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People with placards and posters on a global strike for climate change.

We need to have a talk.

A real, down-to-earth, grown-up talk.

But not with the kids.

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We need to have a grown-up talk with the grown-ups.

People like us — grown-ups, adults, parents, grandparents, even great-grandparents — we’ve lived our lives mostly optimistically and, regardless of religion (or irreligion), with one shared article of faith: that we were working toward progress and, specifically, that each new generation would have things better than the last. Better lives. Better opportunities. Better tools. Better rules. And a brighter future. It’s been a staple of most of our existences. It’s been a goal and an ongoing process, and — regardless of our politics or worldview — we’ve all coalesced around our simple faith in it. We have been united by this dream and committed to this wonderful aspiration.

Unfortunately, however, we have also been blinded by it. We believe it is simply part of our DNA. We seem unable to acknowledge that it is no longer possible.

By the time the Baby Boomers were in their 30s, well into careers, raising kids, and settling into adulthood, blue-collar wages were great. The average journeyman electrician, for example, made just over $20 an hour. It was a comfortable, living wage for important work. The typical automobile at that time cost $3,000, and the average home ran around $15,000. Today, the hourly wage for the average journeyman electrician is still just over $20 — but the typical automobile costs $36,000 and the standard home $200,000.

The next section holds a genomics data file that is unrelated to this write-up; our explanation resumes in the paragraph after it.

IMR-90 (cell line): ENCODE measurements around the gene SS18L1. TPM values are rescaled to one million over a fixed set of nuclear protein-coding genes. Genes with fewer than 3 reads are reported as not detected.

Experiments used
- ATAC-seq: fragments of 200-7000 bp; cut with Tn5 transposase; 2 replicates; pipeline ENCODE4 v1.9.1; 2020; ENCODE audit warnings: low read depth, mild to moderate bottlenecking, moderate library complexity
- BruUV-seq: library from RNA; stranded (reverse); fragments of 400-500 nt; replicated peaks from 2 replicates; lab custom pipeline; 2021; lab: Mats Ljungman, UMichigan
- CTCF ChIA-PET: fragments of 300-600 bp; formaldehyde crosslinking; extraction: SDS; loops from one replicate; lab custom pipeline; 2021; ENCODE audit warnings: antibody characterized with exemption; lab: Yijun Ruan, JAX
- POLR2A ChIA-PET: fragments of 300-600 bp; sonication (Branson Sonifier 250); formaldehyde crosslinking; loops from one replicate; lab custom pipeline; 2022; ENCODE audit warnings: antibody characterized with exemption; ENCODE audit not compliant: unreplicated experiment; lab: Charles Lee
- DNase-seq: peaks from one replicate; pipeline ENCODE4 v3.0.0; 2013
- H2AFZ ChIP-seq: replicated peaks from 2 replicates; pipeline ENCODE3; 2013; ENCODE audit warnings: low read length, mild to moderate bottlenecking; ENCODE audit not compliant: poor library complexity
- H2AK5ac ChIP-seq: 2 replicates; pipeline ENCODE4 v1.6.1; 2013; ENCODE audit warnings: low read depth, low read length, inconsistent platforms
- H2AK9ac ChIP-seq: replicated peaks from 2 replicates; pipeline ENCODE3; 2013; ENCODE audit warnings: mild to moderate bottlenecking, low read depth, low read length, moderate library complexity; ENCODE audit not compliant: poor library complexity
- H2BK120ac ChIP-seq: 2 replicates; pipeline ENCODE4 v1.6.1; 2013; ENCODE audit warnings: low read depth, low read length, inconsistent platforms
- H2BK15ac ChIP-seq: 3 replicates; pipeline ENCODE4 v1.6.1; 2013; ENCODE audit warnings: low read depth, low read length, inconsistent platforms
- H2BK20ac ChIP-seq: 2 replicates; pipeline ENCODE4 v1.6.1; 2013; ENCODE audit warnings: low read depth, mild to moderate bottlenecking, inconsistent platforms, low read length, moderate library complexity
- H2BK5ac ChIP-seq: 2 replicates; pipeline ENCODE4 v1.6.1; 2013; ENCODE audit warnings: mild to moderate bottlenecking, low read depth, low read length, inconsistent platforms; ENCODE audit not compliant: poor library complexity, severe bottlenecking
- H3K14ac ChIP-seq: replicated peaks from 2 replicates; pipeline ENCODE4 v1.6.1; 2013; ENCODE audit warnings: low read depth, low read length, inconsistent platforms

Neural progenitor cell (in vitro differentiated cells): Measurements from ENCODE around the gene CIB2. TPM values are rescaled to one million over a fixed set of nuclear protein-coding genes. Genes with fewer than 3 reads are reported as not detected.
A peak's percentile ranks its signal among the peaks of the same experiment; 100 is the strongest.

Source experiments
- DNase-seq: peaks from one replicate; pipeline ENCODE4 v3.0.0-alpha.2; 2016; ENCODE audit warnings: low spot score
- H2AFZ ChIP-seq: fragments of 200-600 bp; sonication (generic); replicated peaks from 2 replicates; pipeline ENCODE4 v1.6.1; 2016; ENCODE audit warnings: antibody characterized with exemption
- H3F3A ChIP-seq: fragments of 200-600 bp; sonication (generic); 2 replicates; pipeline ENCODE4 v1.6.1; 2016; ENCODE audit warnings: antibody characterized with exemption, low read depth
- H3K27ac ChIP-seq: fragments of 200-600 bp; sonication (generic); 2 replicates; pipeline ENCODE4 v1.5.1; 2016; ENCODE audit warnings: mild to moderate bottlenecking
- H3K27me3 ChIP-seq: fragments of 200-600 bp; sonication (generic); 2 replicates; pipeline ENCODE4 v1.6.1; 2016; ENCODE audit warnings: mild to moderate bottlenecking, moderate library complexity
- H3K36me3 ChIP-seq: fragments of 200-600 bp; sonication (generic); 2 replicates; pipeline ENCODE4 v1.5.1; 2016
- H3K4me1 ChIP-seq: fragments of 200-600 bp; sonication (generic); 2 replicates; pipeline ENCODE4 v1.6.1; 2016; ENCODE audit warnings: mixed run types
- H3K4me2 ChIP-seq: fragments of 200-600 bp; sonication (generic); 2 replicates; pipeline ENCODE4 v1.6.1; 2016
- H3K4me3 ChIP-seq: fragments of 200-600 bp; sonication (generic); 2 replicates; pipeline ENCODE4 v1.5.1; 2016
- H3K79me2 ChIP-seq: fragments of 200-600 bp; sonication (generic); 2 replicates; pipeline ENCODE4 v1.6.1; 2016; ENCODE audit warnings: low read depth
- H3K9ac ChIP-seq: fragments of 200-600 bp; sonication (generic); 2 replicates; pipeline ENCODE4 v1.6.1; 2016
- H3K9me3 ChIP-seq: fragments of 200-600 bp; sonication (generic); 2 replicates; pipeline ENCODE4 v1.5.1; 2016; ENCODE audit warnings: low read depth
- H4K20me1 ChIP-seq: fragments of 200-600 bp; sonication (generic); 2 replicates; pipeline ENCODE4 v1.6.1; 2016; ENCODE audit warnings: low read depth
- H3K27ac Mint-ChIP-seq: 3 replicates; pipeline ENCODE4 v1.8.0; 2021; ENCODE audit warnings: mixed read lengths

This is the state of the American dream. Most American citizens are upside down in terms of their finances and basically live check to check.

The next generation isn’t going to have or enjoy or afford near as much as the Baby Boomers did. The next generation isn’t going to be able to have or enjoy or afford as much as Generation X did. Put it out of your mind. We all had more, and they’re going to have less. And their lesser spoils aren’t even going to be real, satisfying, or healthy.

While we were growing up, starting lives, having kids, and engaged in careers, we could, for the most part, at least count on a significant portion of the food on our tables being real, naturally occurring, produced without gobs of preservative byproducts, created without genetic modification, pumped full of growth hormones or antibiotics, or sprayed with poisons. Today, current and future food stores are shot, and our children, grandchildren, and great-grandchildren will consume foodstuff that contains known carcinogens as a matter of course — and be happy to do so. Because there isn’t enough left to go around, and things will get worse.

The generations to come will not enjoy breathing clean air.

The generations to come will not drink clean water.